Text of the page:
The last layer of impunity is particularly relevant for the prevention of gender-based atrocity crimes. Atrocity crimes according to the former UN secretary general Ban Ki Moon are not ‘spontaneous or isolated events; they are processes with histories, precursors and triggering factors, which combined enable their commission.’
The relevant ‘risk factors’ in general and gender based atrocity crimes in particular are:
1. Armed conflict and other forms of crisis or instability
2. Gender discrimination and inequality and weak protection of physical integrity and rights of women
3. Identity-based discrimination and extremists or supremacist ideologies
4. Record of impunity for human rights violations, particularly sexual and gender based violence
5. Weak/unaccountable laws and institutions to protect against sexual and gender based violence
6. Marginalisation and absence of women in atrocity prevention
The above ‘risk factors’ are already showing signs of surfacing not only in the Chittagong Hill Tracts but also in the rest of Bangladesh. Some current reports bear this out. According to a research conducted from 2011 to 2018 by Naripokkho, in eight years, 4372 cases of sexual violence were committed and only five perpetrators punished. The fact that this has been a persistent trend and has been disturbingly affecting other ‘soft targets’ is carried out by another report by a child rights organisation Bangladesh Shishu Adhikar Forum which said that at least 346 children have been subjected to rape, including 38 gang rapes, between the months of January 1 to May 14, 2019 only. Of the 346 children, 22 have physical disabilities, 18 were killed after being raped and 10 committed suicide. The report also said that 156 children were either abducted or went missing over the period and 15 of the abducted were later found dead.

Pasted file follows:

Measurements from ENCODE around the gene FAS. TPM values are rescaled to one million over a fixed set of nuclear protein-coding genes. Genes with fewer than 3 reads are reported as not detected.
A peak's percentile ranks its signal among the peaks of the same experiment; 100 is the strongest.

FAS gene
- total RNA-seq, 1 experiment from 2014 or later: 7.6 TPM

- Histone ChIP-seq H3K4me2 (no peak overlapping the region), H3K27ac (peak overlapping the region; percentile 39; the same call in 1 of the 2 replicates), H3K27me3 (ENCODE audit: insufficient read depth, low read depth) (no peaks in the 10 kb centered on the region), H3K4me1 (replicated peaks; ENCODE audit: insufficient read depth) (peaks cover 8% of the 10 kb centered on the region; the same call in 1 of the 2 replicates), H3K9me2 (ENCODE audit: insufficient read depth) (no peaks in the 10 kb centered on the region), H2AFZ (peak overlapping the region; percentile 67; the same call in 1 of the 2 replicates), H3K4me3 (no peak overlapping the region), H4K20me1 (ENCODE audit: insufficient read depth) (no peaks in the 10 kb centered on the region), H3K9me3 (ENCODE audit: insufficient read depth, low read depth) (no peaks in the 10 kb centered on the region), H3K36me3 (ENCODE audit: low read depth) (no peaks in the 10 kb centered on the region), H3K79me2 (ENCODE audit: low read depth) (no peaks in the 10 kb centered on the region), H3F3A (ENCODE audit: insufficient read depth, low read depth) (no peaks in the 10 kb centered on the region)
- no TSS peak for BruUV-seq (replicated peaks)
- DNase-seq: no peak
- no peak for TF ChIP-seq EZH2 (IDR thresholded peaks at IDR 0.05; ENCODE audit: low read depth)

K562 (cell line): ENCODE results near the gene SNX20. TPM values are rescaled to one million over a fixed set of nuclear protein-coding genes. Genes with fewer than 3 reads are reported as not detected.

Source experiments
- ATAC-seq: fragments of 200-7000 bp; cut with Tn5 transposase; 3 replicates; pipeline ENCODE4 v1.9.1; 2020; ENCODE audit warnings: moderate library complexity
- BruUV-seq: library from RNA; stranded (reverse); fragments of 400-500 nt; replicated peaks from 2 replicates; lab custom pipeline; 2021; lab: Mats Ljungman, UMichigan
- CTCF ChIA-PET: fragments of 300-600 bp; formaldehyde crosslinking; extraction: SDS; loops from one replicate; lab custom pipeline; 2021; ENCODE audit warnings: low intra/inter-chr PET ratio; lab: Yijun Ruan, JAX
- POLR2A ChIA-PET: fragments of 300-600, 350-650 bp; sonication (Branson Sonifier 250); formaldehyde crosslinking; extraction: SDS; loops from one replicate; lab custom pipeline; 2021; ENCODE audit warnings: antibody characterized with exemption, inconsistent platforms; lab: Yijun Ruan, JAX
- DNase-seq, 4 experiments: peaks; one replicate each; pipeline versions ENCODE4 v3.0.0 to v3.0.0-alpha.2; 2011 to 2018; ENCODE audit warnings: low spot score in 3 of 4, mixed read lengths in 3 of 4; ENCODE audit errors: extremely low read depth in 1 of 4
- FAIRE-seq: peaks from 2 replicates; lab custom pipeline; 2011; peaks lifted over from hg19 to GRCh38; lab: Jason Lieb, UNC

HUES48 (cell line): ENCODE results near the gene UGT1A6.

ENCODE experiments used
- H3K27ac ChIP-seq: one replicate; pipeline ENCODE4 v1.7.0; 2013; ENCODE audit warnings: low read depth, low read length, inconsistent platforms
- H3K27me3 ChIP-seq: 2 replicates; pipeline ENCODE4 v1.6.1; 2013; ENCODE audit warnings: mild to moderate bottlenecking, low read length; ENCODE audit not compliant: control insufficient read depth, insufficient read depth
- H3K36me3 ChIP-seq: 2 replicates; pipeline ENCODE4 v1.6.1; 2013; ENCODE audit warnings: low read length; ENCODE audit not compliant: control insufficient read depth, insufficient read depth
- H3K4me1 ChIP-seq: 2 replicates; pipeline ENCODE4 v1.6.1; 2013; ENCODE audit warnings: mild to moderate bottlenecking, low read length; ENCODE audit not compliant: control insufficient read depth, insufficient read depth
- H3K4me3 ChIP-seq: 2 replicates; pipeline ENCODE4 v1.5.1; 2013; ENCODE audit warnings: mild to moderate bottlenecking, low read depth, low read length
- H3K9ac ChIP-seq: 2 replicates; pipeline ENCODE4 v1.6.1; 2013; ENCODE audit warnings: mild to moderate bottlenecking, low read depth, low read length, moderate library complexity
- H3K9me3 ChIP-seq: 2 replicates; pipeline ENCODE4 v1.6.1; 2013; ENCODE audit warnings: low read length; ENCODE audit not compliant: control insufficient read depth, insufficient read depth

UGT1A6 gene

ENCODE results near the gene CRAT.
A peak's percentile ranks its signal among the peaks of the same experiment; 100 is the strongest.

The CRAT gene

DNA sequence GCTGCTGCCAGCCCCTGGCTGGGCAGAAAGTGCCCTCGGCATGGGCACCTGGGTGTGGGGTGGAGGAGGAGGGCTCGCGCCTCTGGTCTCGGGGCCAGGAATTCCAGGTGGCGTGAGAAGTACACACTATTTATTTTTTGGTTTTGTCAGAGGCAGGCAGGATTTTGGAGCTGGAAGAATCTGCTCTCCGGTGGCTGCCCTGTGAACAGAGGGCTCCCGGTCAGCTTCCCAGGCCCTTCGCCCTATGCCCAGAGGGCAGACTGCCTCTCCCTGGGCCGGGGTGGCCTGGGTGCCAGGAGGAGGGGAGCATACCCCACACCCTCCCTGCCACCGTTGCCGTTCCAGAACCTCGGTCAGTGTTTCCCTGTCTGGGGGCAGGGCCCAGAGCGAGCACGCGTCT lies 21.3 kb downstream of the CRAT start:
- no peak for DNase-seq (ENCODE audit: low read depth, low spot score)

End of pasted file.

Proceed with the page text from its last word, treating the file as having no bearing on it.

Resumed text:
Another risk factor for atrocity crimes in general which is becoming pervasive are enforced disappearances. According to estimates of a rights group Ain O Salish Kendra, at least 340 abductions were reported in the five years to November, 2017 including 53 in 2013, 88 in 2014, 55 in 2015 and 91 in 2016. Up until November in 2017, at least 54 people were subjected to enforced disappearances.
Such staggering figures leave us in no doubt that such incidents are not spontaneous or isolated events as the government often declares it to be but are symptomatic of systemic or governance failures rooted in the politico-legal and social structures of the state that resists redress and reifies impunity. As such, enforced disappearance or disappearances/abductions not accounted for or responsibilities of the state left unaccounted in such incidents may very well lead to it being characterised as a mass atrocity crime. One of the latest cases of disappearance that of Michael Chakma, illustrates how this can be.